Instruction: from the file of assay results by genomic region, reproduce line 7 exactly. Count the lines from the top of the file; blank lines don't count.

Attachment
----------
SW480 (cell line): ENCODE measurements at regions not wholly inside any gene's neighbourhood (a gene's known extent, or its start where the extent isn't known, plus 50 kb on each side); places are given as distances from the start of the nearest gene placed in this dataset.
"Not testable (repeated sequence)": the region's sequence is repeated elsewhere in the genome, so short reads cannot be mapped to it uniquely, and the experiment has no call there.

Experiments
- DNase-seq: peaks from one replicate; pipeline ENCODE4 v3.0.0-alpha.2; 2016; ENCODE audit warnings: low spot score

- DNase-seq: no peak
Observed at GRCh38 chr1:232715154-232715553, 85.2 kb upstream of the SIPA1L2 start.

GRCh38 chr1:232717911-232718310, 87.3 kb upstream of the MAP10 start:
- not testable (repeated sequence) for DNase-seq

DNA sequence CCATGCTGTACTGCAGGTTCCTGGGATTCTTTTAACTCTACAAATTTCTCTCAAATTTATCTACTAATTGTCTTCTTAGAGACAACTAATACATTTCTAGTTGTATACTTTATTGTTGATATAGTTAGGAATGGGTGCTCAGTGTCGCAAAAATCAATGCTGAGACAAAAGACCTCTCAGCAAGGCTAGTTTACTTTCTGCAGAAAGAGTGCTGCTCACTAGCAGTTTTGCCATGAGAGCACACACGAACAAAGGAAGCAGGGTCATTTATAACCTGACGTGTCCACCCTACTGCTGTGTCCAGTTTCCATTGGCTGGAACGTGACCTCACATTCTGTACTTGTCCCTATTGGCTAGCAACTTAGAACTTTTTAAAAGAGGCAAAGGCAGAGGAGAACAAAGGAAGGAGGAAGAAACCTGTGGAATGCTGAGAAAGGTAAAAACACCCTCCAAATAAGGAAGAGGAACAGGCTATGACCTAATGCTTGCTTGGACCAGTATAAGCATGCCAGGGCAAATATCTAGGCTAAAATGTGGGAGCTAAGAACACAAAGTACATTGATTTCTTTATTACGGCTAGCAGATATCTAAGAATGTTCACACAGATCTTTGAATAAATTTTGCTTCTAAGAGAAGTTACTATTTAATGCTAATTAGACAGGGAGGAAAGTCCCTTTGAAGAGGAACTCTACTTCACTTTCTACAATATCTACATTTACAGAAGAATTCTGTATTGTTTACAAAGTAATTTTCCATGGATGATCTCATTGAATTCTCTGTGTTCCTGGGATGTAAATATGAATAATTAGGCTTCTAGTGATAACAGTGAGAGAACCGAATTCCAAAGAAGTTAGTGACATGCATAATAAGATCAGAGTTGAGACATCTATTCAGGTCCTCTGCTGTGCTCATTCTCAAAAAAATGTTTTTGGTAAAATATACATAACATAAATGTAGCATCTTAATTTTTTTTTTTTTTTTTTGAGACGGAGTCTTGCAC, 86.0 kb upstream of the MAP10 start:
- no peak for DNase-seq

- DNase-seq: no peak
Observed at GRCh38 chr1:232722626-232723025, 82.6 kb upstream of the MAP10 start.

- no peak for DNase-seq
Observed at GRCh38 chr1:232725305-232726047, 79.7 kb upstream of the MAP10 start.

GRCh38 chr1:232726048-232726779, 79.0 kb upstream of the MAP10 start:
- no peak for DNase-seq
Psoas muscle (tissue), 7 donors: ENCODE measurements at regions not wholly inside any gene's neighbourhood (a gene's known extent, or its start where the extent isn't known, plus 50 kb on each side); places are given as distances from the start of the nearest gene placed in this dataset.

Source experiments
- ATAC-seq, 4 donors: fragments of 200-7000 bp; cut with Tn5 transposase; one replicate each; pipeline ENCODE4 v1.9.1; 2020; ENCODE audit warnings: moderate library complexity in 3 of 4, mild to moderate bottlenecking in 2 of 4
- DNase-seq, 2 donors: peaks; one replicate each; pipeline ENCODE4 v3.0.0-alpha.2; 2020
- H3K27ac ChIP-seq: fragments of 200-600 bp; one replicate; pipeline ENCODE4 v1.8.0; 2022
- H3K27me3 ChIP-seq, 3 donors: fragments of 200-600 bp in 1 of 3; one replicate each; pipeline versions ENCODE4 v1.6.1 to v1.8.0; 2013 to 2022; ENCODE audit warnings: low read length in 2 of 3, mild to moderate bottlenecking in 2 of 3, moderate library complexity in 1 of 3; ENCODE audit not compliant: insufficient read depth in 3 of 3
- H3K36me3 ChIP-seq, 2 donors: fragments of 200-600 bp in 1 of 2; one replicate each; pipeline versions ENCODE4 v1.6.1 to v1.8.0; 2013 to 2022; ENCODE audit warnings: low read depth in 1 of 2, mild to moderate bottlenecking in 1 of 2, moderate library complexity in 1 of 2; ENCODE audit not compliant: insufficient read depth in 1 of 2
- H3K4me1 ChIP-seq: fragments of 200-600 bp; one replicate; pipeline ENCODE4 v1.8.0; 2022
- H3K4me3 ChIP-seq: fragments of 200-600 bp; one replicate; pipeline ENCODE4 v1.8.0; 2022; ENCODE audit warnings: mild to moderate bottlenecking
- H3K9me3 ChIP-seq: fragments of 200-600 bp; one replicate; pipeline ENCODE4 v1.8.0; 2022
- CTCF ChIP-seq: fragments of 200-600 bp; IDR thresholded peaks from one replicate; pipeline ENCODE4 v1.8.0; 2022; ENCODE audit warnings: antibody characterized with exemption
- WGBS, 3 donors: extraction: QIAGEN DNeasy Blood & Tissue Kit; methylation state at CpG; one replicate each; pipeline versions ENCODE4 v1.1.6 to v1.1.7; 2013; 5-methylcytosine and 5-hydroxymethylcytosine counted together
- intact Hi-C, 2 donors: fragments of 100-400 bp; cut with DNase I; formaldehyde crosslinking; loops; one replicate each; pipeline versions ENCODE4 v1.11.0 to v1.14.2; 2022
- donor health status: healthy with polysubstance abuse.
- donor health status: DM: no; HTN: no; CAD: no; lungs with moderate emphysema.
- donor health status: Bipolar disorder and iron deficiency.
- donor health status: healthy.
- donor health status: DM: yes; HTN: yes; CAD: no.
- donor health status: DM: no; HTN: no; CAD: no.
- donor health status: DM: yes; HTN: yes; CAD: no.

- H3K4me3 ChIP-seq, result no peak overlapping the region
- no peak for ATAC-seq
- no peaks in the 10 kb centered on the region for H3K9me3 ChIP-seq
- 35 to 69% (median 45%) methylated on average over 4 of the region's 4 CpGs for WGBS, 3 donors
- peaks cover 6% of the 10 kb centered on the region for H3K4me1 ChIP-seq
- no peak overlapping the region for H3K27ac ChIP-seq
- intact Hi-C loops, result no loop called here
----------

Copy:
GRCh38 chr1:232717911-232718310, 87.3 kb upstream of the MAP10 start: